If I Could Only Drink One Tipple For The Rest Of My Life It Would Be This

If I Could Only Drink One Tipple For The Rest Of My Life It Would Be This: a blog about mulled wine.

Mulled wine is, for me, the essence of winter. A glass of this, in front of an open fire, on a snowy Christmas Eve, and all is right with the world. The warmth spreading through your chest is as comforting as an old friend’s hug. This is why I have poured so much time and effort into finding the perfect recipe for mulled wine. Not only do I like drinking it myself, but it’s also a great way to impress guests!

You will find many different recipes for making mulled wine out there on the Internet. Some people use cloves, other people use cinnamon, some use cranberries whilst others prefer oranges. I like to keep things simple and just stick with cinnamon and cloves. But how much should you use? After much experimentation I have concluded that the best ratio is one and a half teaspoons of ground cinnamon to five whole cloves.

“If I Could Only Drink One Tipple For The Rest Of My Life It Would Be This: a blog about mulled wine.”

There are many variations on this drink, but the core is always the same. And that core is:

Red wine.



That’s it! That’s mulled wine in a nutshell.

I’m not going to give you an exact recipe, as there are so many ways to do it and its one of those things that’s best done by intuition anyway. The general principle is to add spices and heat to wine until it tastes nice, then serve hot.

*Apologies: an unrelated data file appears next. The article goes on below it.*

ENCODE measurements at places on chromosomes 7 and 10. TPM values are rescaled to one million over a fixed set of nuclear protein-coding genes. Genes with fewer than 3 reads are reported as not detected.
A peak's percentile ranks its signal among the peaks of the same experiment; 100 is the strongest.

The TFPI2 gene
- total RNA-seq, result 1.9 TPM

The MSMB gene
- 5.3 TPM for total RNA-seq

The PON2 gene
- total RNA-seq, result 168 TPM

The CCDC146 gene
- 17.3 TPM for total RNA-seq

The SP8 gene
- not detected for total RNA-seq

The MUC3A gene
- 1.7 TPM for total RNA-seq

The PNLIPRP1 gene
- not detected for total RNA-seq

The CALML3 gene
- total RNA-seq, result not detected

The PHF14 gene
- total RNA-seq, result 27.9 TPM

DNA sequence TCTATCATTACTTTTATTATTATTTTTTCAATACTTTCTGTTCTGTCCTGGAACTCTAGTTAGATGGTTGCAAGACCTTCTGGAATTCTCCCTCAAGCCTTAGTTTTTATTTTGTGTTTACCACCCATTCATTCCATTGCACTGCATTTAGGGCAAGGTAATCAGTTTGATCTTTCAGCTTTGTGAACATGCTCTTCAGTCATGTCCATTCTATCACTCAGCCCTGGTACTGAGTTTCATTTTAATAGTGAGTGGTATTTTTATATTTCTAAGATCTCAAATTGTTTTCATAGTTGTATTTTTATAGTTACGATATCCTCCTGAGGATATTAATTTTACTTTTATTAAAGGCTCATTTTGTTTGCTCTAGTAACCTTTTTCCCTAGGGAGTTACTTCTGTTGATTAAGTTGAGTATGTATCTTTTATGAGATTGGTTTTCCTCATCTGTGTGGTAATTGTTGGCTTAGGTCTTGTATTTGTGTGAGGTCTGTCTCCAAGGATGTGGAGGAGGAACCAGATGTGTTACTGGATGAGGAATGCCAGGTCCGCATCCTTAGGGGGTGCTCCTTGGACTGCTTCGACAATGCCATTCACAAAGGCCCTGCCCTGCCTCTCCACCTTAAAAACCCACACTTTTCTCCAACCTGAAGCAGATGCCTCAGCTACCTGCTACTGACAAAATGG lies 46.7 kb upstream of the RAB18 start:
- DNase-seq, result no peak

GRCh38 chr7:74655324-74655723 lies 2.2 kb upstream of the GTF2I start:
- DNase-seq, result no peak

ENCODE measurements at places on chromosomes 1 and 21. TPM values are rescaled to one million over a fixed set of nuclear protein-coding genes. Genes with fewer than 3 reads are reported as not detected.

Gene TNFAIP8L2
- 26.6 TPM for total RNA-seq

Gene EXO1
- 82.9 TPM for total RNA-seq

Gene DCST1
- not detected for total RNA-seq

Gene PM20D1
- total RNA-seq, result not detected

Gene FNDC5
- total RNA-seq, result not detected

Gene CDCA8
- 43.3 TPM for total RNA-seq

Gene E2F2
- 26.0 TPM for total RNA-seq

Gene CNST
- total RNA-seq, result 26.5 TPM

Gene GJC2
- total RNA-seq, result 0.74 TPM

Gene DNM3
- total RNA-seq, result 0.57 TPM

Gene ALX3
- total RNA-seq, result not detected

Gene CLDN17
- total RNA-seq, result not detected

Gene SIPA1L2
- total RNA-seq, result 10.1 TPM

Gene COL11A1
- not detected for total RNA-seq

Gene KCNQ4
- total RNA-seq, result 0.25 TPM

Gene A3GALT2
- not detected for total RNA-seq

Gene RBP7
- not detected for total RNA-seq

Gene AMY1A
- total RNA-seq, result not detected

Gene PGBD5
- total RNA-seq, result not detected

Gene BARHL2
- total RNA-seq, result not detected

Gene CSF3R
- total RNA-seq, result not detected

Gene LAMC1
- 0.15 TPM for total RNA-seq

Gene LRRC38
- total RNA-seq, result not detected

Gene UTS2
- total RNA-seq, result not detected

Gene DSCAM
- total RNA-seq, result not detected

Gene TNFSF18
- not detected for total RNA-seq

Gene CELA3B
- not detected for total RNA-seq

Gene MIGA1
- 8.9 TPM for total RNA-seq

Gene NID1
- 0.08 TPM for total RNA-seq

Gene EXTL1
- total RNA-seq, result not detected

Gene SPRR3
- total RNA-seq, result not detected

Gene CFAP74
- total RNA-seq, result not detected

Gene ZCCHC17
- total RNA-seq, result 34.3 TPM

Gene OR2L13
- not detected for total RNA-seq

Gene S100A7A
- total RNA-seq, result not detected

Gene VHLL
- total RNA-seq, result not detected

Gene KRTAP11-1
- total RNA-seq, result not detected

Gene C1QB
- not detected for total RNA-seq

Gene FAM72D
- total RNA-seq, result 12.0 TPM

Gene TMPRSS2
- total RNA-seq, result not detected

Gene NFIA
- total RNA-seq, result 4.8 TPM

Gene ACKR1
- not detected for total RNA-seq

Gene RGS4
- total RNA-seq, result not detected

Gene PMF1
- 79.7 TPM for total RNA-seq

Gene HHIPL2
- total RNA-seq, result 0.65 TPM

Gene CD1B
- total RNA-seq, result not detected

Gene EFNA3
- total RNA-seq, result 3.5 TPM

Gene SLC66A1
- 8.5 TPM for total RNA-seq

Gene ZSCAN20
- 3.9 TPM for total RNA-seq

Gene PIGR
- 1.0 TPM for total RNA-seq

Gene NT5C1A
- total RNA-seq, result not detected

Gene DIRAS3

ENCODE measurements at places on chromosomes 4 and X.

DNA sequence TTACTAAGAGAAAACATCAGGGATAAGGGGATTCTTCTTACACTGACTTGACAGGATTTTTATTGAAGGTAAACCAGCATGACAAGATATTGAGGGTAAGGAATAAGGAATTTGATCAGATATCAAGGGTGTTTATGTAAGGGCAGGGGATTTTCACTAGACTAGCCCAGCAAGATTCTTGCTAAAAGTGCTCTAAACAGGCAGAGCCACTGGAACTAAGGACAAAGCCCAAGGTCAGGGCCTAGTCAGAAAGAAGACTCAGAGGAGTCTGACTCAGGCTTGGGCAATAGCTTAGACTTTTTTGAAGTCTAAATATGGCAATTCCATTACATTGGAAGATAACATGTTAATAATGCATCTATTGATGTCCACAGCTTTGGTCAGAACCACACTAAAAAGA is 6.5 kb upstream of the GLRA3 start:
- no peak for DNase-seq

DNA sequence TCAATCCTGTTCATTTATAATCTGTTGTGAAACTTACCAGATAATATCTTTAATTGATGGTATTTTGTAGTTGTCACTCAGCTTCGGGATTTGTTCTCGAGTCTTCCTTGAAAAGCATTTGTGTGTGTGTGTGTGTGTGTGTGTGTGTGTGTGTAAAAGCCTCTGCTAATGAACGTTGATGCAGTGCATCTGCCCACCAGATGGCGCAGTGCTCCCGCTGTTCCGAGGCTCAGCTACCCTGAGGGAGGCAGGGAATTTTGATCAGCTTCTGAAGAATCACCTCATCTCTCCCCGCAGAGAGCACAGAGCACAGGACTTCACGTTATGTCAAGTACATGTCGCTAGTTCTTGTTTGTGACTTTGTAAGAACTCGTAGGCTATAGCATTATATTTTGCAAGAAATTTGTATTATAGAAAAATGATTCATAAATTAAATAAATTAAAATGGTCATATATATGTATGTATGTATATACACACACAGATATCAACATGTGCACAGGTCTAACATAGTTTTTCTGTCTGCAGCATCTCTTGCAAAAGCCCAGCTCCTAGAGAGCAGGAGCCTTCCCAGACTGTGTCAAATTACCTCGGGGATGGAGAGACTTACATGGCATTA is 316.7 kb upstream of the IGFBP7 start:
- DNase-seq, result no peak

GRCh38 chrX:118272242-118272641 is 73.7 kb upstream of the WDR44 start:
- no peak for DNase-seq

Mulled wine is by far the finest drink known to man. I would love to see a study comparing the number of hours spent on drinking mulled wine with those spent drinking all other beverages and foodstuffs put together. I’d be surprised if it was less than 97 percent; more likely 99.7 percent, for not only is mulled wine delicious and warming, but it is also very quick and easy to prepare, making it ideal for a life lived entirely indoors in front of a computer screen.

The recipe I use varies slightly depending on my mood, and the quantity of mulled wine I intend to consume, but here are some rough guidelines:

– 1 bottle of red wine (I tend to use cheapish Spanish stuff like Rioja)

– 2 cinnamon sticks

– 5 cloves

– 3 pieces of star anise

– 4 cardamom pods

OPTIONAL ADDITIONS (for when you want to make your mulled wine that much more special):

– A teaspoon of ground nutmeg

– 6 slices of lemon peel

Mulled wine is a hot spiced beverage served over the winter months, especially popular during Christmas and New Year. It is generally made with red wine, heated and flavoured with cinnamon, cloves, nutmeg and other spices, but sometimes white wine or cider is used instead.

Heat gently, stirring occasionally – do not boil.

Remove from the heat and add sugar to taste (sorry for being vague about this – it’s because I’m lazy and can’t be bothered measuring accurately). You may wish to add slices of orange or lemon at this stage also. Serve in mugs or heatproof glasses.